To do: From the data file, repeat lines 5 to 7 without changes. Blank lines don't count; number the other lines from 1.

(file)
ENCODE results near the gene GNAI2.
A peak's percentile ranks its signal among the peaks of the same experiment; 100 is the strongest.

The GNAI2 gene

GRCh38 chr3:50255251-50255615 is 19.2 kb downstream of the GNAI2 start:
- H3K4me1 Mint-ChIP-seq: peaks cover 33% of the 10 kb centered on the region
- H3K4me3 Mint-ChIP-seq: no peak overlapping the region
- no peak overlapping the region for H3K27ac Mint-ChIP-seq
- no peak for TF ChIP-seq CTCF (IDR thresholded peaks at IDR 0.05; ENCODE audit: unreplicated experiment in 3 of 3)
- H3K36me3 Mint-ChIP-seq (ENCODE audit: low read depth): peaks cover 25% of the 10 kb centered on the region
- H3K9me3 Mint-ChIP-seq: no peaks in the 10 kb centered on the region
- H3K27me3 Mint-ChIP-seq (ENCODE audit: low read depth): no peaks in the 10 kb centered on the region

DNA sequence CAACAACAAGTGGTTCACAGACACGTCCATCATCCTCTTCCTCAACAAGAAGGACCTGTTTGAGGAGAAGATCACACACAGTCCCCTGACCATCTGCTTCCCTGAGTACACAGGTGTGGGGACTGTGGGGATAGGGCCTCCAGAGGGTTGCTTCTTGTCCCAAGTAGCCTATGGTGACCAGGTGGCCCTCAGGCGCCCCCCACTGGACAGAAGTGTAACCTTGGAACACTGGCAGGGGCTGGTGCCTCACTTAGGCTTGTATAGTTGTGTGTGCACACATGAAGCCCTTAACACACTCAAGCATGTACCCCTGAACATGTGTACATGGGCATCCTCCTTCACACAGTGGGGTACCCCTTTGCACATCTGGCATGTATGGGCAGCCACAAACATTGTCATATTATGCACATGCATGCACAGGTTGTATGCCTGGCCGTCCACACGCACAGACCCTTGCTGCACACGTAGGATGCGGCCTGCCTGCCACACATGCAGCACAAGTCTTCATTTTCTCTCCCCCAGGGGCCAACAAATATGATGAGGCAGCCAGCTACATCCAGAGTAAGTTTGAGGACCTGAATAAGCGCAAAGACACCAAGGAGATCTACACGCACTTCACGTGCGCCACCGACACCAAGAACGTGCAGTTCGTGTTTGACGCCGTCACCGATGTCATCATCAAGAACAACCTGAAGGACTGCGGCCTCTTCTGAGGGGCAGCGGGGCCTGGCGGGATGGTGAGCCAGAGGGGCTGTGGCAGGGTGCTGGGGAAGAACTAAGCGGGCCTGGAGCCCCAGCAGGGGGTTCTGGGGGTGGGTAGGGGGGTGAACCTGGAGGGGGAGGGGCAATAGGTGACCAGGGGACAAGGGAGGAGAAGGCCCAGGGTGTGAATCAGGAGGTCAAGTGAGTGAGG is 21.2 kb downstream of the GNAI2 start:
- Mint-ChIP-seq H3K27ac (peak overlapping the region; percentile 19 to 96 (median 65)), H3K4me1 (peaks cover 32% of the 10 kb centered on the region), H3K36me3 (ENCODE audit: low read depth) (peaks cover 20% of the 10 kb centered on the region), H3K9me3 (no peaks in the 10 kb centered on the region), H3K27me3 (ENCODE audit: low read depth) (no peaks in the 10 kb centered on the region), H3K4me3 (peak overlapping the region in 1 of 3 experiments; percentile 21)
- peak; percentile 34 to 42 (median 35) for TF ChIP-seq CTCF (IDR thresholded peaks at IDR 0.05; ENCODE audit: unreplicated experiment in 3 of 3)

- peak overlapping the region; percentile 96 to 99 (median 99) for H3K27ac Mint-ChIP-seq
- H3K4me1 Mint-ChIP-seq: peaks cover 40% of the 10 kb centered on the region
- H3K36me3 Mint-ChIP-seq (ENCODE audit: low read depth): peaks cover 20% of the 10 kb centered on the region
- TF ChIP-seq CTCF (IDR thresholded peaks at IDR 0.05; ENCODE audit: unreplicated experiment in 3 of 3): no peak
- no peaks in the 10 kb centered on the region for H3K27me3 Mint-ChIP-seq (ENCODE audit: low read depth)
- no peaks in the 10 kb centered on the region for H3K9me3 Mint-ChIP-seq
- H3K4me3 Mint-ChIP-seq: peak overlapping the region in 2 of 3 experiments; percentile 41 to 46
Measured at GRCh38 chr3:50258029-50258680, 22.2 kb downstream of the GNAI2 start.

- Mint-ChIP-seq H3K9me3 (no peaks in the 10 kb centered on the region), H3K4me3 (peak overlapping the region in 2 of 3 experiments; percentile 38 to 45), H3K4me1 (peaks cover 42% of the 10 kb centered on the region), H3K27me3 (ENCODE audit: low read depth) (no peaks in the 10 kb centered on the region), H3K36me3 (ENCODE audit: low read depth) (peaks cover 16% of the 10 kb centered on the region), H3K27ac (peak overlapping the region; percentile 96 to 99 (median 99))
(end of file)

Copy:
- H3K4me1 Mint-ChIP-seq: peaks cover 33% of the 10 kb centered on the region
- H3K4me3 Mint-ChIP-seq: no peak overlapping the region
- no peak overlapping the region for H3K27ac Mint-ChIP-seq